[coreboot] How come the community meeting is hosted by proprietary software?
rminnich at gmail.com
Fri Mar 17 18:03:56 CET 2017
This discussion comes up every few years, and it quickly diverges into
discussion of a long list of candidate systems. This current thread is no
FWIW, we've tried many of them.
Unfortunately, the free software meeting systems have not worked out.
For any system to work, there are a few properties it must have:
1. It can't depend on one person managing the server, or the connection, or
the setup. I.e., it can't have a single point of failure. People have
kindly offered to set up SIP servers, many times, and we even used them a
few times, but the problem is that the people who set up the server must be
available for each and every meeting, from t = 0 to infinity, or it doesn't
work. We've been here before, and it's really frustrating to get to the
meeting time and find out the one person who is needed to make it work is
not reachable. It is really, really easy to be there once or twice to make
the meeting. Being there, without fail, once a week is a lot harder than it
seems at first.
2. The software has to work for every possible client, and I do mean all.
People tend to fall into the "well it works on *my* laptop" trap very
easily. This is particularly problematical with systems that start on
Linux, since portability in the Linux world seems to mean "works on Ubuntu
AND Arch". There are a lot of us who use non-free software all the time
(this is being typed on a mac pro) because the free software doesn't work
as well. So we need systems that work for ios, android, osx, linux laptops
in all their many variations, ... and the common experience with all these
alternative meeting systems is that they are just not good enough to span
that space. Yes, they should work. And if they did, we would have been
using them since 2006, when this issue first came up. Now you can argue
with me that the system you are advocating works on all those platforms,
but I won't believe it until I see it. We've had people advocate some
platforms over the years, with the claim that they worked everywhere, only
to find out the claim had not been tested -- it's very common to hear:
"well they SAID it worked everywhere ... wow ... we didn't know it wouldn't
work on your xxxxx". It's not enough to say "works everywhere." We have to
see it work everywhere.
3. Related to (1), it goes without saying, but any meeting system has to be
structured and implemented as a scalable, reliable system. It has to not
fail easily. This means redundancy in networks, servers, everything. So
setting up one SIP server on one network connection is not a viable idea.
That's why people run many of these services in clouds: the providers of
clouds are pretty good (not perfect!) at providing very reliable services.
There's also an issue with the premise: that because coreboot is striving
to create free and open software for a single field of use, every single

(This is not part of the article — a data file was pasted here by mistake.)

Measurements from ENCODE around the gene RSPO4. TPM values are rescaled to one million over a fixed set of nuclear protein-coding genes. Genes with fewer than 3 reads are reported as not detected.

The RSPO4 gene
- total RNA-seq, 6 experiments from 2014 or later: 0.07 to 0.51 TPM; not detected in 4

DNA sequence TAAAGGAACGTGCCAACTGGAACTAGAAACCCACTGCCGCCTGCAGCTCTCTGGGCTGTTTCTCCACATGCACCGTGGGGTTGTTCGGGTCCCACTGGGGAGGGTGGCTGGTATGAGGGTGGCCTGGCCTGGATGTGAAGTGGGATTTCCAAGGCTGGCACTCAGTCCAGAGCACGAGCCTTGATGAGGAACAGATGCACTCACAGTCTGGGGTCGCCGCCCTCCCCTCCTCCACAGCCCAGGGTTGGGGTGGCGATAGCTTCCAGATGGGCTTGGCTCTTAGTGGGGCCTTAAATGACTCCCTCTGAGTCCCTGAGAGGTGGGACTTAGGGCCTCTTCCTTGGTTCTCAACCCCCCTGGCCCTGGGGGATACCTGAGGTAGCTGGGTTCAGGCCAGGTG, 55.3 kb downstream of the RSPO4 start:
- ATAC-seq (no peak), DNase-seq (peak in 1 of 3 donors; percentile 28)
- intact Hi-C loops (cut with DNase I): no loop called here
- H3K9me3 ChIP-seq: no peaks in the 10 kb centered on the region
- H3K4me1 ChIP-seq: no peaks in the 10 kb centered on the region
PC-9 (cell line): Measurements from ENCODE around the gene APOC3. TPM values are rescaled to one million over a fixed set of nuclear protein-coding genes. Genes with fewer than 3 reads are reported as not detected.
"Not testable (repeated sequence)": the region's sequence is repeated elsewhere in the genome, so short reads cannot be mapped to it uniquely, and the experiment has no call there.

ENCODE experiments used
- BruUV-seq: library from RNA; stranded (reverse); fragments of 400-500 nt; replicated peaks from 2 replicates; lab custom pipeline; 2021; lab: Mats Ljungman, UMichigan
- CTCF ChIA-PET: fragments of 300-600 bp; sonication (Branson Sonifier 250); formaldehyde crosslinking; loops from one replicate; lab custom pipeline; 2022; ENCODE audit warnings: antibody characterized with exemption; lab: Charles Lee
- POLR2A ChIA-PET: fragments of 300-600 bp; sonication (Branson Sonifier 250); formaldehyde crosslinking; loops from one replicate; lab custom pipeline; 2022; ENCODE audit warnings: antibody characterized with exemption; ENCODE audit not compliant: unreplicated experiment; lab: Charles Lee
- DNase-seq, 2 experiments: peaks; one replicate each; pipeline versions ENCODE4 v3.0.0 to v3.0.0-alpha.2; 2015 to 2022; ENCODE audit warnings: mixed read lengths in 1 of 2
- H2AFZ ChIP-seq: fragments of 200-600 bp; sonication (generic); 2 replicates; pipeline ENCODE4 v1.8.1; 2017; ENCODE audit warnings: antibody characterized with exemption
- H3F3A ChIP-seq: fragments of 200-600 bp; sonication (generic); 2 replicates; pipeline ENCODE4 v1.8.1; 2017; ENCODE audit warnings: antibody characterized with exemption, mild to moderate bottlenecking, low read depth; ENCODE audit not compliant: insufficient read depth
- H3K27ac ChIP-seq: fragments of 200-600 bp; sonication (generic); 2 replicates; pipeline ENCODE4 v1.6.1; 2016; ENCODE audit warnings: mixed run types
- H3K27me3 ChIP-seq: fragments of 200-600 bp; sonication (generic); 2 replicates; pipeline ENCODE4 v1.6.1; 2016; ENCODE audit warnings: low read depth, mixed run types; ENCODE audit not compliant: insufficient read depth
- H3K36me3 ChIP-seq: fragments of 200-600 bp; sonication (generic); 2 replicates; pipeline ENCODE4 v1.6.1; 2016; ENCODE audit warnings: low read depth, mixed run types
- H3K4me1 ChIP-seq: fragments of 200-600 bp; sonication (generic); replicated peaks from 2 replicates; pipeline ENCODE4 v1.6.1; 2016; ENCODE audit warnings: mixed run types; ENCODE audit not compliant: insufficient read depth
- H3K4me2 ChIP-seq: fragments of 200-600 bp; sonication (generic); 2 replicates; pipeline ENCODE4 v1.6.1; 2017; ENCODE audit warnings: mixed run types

coreboot community activity must use only free and open software. How far
does that go? Do we reject people who use iphones to join a meeting? Do we
not allow packets to flow via cisco routers? Do we not run meetings on
systems with microcode blobs? Are you not allowed to run on a laptop which
has binary blobs in the disk controller? What about the OS in Atheros or
other WIFI part? What about laptop modems -- do we not allow you to join a
meeting if you are on the laptop modem? Or are you just requiring that some
very narrow slice of software at the the endpoints be free and open source,
while everything between can be proprietary?
What does it really mean to say "why don't we use something free and
open source?" when we talk about meeting software? You need to define the
terms, and specify where it's ok for software to be non-free and
non-open-source. Because, inevitably, some of it will be in ways you can't
On Fri, Mar 17, 2017 at 8:49 AM Iru Cai <mytbk920423 at gmail.com> wrote:
Have you tried the Matrix protocol (https://matrix.org) that I mentioned?
It supports WebRTC as well as talk with text and files.
If you are not satisfied with the existing public servers (
https://www.hello-matrix.net/public_servers.php), you can even host one.
On Fri, Mar 17, 2017 at 11:05 PM, Patrick Georgi via coreboot <
coreboot at coreboot.org> wrote:
2017-03-17 15:50 GMT+01:00 Juliana Rodrigues <juliana.orod at gmail.com>:
> that I know uses jitsi: https://meet.jit.si
> It's MIT, but works very well.
Thanks for the pointer.
We already tried jitsi, but I think without the bridge service (which
only seems to exist for about a year).
So, something to re-evaluate, but the last time we tried "works very
well" was the opposite of our experience due to bandwidth
(note to all so I don't have to sound like a grumpy, broken record: Is
it FOSS and reasonably popular? Then it's rather likely that we
already tried it)
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